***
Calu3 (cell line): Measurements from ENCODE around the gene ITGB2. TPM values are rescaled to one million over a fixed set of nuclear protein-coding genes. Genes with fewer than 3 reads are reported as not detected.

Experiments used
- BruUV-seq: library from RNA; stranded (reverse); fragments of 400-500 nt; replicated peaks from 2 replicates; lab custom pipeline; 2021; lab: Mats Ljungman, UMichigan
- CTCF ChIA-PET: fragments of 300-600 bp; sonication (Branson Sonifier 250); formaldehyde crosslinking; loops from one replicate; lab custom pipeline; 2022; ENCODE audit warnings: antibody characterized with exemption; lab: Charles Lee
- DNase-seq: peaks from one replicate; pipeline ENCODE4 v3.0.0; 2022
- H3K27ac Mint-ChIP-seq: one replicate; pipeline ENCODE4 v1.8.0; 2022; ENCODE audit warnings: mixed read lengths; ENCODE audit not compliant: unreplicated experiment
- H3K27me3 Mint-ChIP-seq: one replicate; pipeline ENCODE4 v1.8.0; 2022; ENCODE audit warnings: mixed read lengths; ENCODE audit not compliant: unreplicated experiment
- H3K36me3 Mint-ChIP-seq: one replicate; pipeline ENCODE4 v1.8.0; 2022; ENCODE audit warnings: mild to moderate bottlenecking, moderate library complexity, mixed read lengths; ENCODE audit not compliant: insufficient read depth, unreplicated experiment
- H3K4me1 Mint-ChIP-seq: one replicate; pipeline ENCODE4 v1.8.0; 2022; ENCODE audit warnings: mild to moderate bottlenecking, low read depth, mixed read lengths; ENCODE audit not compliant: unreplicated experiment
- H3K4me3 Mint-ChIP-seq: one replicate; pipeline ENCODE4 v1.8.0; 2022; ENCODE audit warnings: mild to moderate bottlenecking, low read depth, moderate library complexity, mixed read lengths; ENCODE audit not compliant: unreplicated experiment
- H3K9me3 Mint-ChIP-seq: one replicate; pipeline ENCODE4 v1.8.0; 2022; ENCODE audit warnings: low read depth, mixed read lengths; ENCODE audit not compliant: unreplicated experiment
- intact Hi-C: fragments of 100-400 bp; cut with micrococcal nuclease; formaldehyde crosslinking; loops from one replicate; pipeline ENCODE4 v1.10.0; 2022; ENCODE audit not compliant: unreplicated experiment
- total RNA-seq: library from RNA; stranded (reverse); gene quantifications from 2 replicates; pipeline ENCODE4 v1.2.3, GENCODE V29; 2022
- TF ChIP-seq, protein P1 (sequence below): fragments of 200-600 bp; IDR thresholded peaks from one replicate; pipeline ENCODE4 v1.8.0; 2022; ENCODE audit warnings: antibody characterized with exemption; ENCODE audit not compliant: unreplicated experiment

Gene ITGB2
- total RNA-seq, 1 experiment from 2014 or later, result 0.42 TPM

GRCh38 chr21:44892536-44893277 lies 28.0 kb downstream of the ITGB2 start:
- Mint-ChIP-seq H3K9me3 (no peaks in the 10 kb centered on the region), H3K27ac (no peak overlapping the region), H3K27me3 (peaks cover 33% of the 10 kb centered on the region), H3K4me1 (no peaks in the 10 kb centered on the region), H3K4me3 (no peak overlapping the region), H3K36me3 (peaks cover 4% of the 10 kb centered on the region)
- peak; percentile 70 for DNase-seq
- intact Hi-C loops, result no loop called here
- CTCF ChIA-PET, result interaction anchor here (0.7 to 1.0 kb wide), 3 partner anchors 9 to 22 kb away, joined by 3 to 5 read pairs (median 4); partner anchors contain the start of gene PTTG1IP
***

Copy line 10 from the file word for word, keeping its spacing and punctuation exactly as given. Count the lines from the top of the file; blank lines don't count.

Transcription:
- H3K4me3 Mint-ChIP-seq: one replicate; pipeline ENCODE4 v1.8.0; 2022; ENCODE audit warnings: mild to moderate bottlenecking, low read depth, moderate library complexity, mixed read lengths; ENCODE audit not compliant: unreplicated experiment